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Archaeologist believe site on island of Bute was like a courthouse

Ian Harvey

Centuries ago, Vikings decided to strike forth from their homeland and claim the foreign territories they encountered as their own. They were known as ruthless, heartless people who did not care about the natives on the lands they took over. However, the conquering of cities, towns, and lands demanded special tactics in order to be successful.

 

Germanic thing, drawn after the depiction in a relief of the Column of Marcus Aurelius (AD 193) Source

Germanic thing, drawn after the depiction in a relief of the Column of Marcus Aurelius (AD 193) Source

The Vikings held special meetings that made up their own form of parliament. While many people call these gatherings meetings or other names, the Vikings called the meetings “thing.” Sounds pretty bland and unimportant, right? The word “thing” today is just a filler word that is either used for an object that doesn’t have a name or an object’s name that someone has forgotten.

Back in the 8th century, the Vikings always held special meetings. This is where people would make major decisions regarding disputes, laws, and other important topics.  Archaeologists believe they have recently found one of these areas where the Vikings held their special meetings. The ancient site was found on the island of Bute in Scotland.

 

Although the island, known as Cnoc An Rath, had been found in the 1950s, no one has really been able to tell what the site’s significance was, or is, until now. Many historians and experts believe it could have been used as a prehistoric or medieval farm site, from the way it is laid out. However, new evidence suggests it was used for something completely different.  Some of the new evidence found suggests that it was likely used as a place to assemble a large gathering. This new information was revealed and presented at the Scottish Place-Name Society.

An archaeologist who runs Brandanii Archaeology and Heritage Consultancy, Paul Duffy, said that even though the excavations had shown that the site was very crumbled and appeared to have been disturbed in the 19th century, the results from the carbon dating allowed him and other archaeologists to understand what went on in that particular site during the 8th and 9th centuries.

 

showing the power of his office to the King of Sweden at Gamla Uppsala, 1018. Source

showing the power of his office to the King of Sweden at Gamla Uppsala, 1018. Source

He also added that the site dates back to the very end of the Dalriadic power in that particular area. It was also the year when Vikings conquered the area and were rather active on Bute and around the Argyll coast.

Archaeologists did several excavations on the site and took many samples. They found a preserved surface in the site and did radio carbon dating on it.  It proved that their theories of the time period was correct; the analysis revealed that this was, in fact, the time when the Vikings were active on the Argyll coast.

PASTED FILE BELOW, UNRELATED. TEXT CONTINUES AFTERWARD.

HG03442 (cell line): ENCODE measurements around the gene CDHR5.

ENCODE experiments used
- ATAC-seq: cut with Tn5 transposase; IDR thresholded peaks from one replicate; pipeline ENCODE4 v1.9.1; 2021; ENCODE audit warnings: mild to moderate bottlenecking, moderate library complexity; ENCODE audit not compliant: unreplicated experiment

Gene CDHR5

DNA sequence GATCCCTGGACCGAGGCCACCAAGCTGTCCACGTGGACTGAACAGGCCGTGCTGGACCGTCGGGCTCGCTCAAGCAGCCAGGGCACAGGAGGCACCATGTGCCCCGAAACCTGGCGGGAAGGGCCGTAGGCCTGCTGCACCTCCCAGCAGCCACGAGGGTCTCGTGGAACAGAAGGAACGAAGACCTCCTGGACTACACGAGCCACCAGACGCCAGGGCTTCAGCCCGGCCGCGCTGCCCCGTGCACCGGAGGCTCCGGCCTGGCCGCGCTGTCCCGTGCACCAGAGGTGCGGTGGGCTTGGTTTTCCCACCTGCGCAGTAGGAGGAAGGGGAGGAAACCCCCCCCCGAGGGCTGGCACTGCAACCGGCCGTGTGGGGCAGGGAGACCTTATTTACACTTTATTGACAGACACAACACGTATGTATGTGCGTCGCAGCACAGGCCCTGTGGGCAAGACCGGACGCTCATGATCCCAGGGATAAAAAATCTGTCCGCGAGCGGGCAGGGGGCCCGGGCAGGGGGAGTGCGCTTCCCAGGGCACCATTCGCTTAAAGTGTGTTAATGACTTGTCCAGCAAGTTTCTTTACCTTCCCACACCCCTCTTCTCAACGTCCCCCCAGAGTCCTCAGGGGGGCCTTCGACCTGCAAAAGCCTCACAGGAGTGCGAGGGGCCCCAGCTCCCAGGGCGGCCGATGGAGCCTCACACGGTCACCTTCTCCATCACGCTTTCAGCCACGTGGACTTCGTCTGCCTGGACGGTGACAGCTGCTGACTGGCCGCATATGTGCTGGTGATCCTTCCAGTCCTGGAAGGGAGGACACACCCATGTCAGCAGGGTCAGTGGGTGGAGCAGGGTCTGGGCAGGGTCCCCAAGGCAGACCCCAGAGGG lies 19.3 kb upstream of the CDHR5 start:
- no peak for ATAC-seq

Duffy had explained that the dates from the radio carbon analysis had strengthen the experts’ hypothesis. They had also found out the name of the place. It had originally been named “ting” or otherwise known as “thing.”

 

The Icelandic Althing in session, as imagined in the 1890s by British artist W. G. Collingwood.Source

The Icelandic Althing in session, as imagined in the 1890s by British artist W. G. Collingwood.Source

Experts took the evidence from the site and paired some of it with historical documents that had survived through the years. They had proposed that this particular site may have had a major impact on the understanding of what actually happened on Bute during that time. It will hopefully tell experts, too, of what the exact role of the island was for the Vikings during the 9th century.

The radio carbon dates corresponded with the end of the Dalriada kingdom and the start of the Viking settlements on Bute. Duffy said that Bute had actually been suggested as one of the locations for their headquarters. They ended up naming the gathering spot Gall-Gaiheil, or Foreign Gaels.

The Norse-Gael people had taken over a majority of the Irish Sea area which included Scotland. They were in power up until the Middle Ages and many believed that they had given support so several of the high Kings of Ireland in battles.

Duffy told onlookers at the annual conference that he and the archaeologists had rather unusual and definite historical evidence which had actually put Bute in the Gall-Gaidheil territory. In fact, it could even be that this area was one of the most important places in the territory.

Duffy added that experts have another piece of evidence that is building this theory stronger and supporting evidence and theories they have. He had mentioned that it was possible the leader of the Gall-Gaidheil at the time was known as Ketill Flatnose.  This means this particular Viking could have an exact link to this particular area. Duffy explained that many people traveled to this area in order to seek justice. With many people traveling to the land for legal advice, there was bound to be a leader to keep it all straight.